The effects of the COVID-19 pandemic were and continue to be felt across all economies and no country or sector has been spared. This prompted Institute of Certified Public Accountants of Uganda (ICPAU)to conduct a survey of its members in order to understand how businesses were impacted particularly, how and when they envisioned reopening, and what measures needed to be put in place to aid their recovery.
The survey that commenced in April 2020 during the first months of the COVID-19 pandemic in Uganda and the resultant lockdown to curb the spread of the virus revealed a shift in priorities of members and the general business community in Uganda. This meant that were as businesses were facing many challenges, these were not unique to a section of businesses, but common and cut across, and therefore businesses would need to work and learn from each other in order to adapt to the “new normal”
The report identified a number of challenges as a result of the pandemic. These included; operation issues, reduction in consumer demand, revenue losses and consequently cash flow concerns, client credit defaults/credit quality deterioration, supply chain disruptions and increasing costs of operation.
Among the challenges businesses operations were the most affected by the pandemic. This was reflective of the limited access to resources – people, finances or technology. The lockdown and other containment measures created a lot of uncertainty for many businesses and organizations had to quickly adapt or sink.
Majority of organizations also experienced and continue to experience a reduction in demand for their products/ services, which reflects a decrease in aggregate demand due to the lockdown measures. This in turn increased the difficulty of financing business operations.
Many of the responding organizations, about 26% actually did not anticipate demand for their products/services to increase again until 2021 or beyond, while about 25% were not sure what post COVID-19 would be like. Only about 19% of the organizations indicated that their products/services’ demand was unaffected by the COVID-19 disruptions.
The expectation of loss was uniform across businesses in all sectors. Business revenues were expected to decrease. 20 percent of the responding organizations expected their 2020 revenues and/or profits to drop by more than 50 percent, over 30percent expect the drop to be more than 25 percent. Only about 1 percent of businesses anticipate an increase in their revenues.
Organizations’ revenue projections are also expected to drop further. Majority of the respondents (over 40%) agreed that their organizations’ revenue outlook for 2021 was a strong decrease (more than 10% reduction) and only 3% indicated there would be no effect on their revenues.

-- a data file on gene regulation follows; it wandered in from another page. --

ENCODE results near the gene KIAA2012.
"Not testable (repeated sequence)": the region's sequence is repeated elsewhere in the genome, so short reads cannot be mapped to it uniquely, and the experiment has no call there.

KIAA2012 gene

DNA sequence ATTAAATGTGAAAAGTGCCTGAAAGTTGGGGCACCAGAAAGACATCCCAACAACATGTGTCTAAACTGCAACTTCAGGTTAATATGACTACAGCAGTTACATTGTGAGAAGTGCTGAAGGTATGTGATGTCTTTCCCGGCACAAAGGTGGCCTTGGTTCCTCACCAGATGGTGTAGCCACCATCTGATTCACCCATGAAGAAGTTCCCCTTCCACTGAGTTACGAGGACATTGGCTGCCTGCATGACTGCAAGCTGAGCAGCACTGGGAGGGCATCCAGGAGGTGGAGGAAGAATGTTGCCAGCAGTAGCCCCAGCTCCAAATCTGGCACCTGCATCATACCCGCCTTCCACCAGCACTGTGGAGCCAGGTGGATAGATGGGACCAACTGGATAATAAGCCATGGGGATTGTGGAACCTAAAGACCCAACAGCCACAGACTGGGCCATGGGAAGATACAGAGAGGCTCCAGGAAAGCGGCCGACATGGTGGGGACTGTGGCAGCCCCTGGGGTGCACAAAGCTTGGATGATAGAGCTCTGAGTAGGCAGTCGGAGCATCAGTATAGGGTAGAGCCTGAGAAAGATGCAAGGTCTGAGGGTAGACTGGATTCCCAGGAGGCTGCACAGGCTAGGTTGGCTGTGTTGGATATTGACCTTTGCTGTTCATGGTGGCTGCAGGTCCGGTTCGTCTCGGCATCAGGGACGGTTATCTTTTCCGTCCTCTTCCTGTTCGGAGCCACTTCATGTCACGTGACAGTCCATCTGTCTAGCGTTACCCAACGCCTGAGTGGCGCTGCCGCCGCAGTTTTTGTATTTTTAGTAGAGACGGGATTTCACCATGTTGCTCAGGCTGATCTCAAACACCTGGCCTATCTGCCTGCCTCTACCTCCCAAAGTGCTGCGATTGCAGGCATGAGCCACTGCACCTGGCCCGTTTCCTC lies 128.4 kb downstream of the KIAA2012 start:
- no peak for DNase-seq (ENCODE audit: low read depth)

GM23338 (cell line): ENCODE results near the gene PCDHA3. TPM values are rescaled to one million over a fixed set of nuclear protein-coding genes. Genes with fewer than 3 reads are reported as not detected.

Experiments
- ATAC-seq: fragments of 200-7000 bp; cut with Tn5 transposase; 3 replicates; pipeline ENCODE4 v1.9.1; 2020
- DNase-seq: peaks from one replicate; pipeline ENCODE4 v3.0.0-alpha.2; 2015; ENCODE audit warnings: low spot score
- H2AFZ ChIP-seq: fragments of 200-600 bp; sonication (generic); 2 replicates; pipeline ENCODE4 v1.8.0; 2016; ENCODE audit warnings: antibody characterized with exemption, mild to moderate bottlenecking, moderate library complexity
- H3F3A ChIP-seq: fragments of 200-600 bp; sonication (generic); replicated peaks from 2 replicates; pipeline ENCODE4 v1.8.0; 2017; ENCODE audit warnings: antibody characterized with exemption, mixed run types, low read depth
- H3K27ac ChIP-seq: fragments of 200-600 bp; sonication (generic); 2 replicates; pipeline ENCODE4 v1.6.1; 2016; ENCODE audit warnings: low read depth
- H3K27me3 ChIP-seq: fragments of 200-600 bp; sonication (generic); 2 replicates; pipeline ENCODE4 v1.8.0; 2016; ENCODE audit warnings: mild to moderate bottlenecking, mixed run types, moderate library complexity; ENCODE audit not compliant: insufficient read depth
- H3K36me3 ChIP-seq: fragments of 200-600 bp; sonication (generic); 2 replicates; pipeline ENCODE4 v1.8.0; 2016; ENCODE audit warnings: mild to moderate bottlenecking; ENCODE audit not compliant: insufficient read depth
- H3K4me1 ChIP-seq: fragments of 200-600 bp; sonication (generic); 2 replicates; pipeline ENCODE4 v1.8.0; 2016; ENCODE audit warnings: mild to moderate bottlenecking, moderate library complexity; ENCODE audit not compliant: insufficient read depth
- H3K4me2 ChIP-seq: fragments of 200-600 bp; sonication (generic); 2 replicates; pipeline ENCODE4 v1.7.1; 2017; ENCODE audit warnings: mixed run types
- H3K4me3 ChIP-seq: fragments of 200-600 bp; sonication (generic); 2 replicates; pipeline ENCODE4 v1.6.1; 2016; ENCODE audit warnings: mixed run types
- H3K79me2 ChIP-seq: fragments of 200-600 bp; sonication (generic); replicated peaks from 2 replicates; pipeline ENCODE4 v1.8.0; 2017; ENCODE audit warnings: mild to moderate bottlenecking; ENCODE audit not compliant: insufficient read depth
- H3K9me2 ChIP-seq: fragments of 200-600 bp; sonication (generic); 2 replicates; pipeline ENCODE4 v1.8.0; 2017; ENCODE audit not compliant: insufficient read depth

Because the challenges faced by businesses cut across all sector, there is need to leverage on learnings and best practices from other organizations, including more recent innovations such as, virtual meetings, online business transacting among others. However, businesses needed to further study their situations and apply the responses in line with their circumstances.
Some of the financial actions that organizations were considering as a result of COVID-19 included: implementing cost containment measures (82.5 percent); changing financial strategy (48.3 percent); and deferring or cancelling planned investments (46.6 percent) during this period.
The most common investment types that organizations were looking at deferring or completely cancelling were investments in general capital expenditures (63.3 percent; workforce (39 percent); and operations (29 percent).
Other responses include: providing timely guidance and advice to clients; engaging and dialoguing with stakeholders; innovating and adjusting communication strategies to keep connected (e.g. use of social media); implementing flexible work arrangements and safety protocols; revising operational structures and encouraging use of digital communication and collaboration tools to stay connected and maintain productivity.
Almost 40 percent of the responding organizations do not expect their businesses to fully reopen until it is safe. Only about 12 percent expect to fully open at the end of the month of July.
Members indicated some of the measures their organizations had been taking to prepare for reopening, including: developing policies and procedures to prevent the virus spread in the workplace (83.3 percent); procuring masks and other protective equipment (73.3 percent); and procuring necessary supplies/services to ensure effective workplace sanitation (73.3 percent), among others. Nearly all the responding organizations (over 90 percent) were confident about their organization’s ability to meet customers’ safety expectations and provide a safe working environment for employees.
Employee attendance has dropped significantly on account of containment measures such as restrictions on travel. Organizations missed a big percentage of their employees who were unable to travel to work due to the lockdown. Over 50 percent of the responding organizations indicated that their employees commute to office using public transport, and given the need to ensure social distancing in a reopened office setting, not all their staff could be safe in office on any given day.
Organizations have adapted or will have to adapt new innovations, adjust their business models and use more technology innovations to aid operations going forward.
The most popular adaptation measures include; the use of digital and communication technologies as well as online channels to reach out to customers, to receive orders and payments, to aide remote work arrangements, etc.
Report compiled by CPA Derick Nkajja, Chief Executive Officer, Institute of Certified Public Accountants of Uganda (ICPAU).